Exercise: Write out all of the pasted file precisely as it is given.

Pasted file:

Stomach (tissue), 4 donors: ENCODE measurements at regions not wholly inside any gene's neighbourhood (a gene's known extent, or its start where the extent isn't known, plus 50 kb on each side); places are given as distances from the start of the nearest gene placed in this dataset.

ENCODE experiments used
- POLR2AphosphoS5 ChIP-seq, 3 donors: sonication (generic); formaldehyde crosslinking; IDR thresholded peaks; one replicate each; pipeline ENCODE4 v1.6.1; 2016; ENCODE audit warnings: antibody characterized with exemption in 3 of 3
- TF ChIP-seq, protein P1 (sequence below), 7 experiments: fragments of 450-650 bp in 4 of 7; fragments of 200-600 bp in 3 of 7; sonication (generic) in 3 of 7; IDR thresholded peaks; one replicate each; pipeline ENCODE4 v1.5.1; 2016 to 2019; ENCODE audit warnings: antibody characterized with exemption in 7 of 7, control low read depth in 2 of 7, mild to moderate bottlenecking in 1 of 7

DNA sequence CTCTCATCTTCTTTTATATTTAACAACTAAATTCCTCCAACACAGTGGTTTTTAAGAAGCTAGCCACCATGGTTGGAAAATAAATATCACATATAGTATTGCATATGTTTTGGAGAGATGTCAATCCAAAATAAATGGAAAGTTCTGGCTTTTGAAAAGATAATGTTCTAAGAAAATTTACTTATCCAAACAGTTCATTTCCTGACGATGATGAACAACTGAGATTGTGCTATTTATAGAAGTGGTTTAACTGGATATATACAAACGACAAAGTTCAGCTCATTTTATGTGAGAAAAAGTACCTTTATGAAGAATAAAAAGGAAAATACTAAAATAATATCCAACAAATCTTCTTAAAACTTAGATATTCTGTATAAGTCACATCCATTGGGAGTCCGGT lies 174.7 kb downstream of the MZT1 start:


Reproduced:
Stomach (tissue), 4 donors: ENCODE measurements at regions not wholly inside any gene's neighbourhood (a gene's known extent, or its start where the extent isn't known, plus 50 kb on each side); places are given as distances from the start of the nearest gene placed in this dataset.

ENCODE experiments used
- POLR2AphosphoS5 ChIP-seq, 3 donors: sonication (generic); formaldehyde crosslinking; IDR thresholded peaks; one replicate each; pipeline ENCODE4 v1.6.1; 2016; ENCODE audit warnings: antibody characterized with exemption in 3 of 3
- TF ChIP-seq, protein P1 (sequence below), 7 experiments: fragments of 450-650 bp in 4 of 7; fragments of 200-600 bp in 3 of 7; sonication (generic) in 3 of 7; IDR thresholded peaks; one replicate each; pipeline ENCODE4 v1.5.1; 2016 to 2019; ENCODE audit warnings: antibody characterized with exemption in 7 of 7, control low read depth in 2 of 7, mild to moderate bottlenecking in 1 of 7

DNA sequence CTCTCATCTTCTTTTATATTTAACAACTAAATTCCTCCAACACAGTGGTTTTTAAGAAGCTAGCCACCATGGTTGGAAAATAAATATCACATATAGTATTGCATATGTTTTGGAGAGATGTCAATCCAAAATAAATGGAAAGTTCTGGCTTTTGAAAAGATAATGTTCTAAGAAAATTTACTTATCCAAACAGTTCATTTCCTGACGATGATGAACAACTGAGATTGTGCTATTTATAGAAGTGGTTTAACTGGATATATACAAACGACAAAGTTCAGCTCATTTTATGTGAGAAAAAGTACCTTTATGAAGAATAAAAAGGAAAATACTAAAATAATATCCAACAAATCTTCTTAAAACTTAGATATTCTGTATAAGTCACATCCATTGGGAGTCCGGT lies 174.7 kb downstream of the MZT1 start: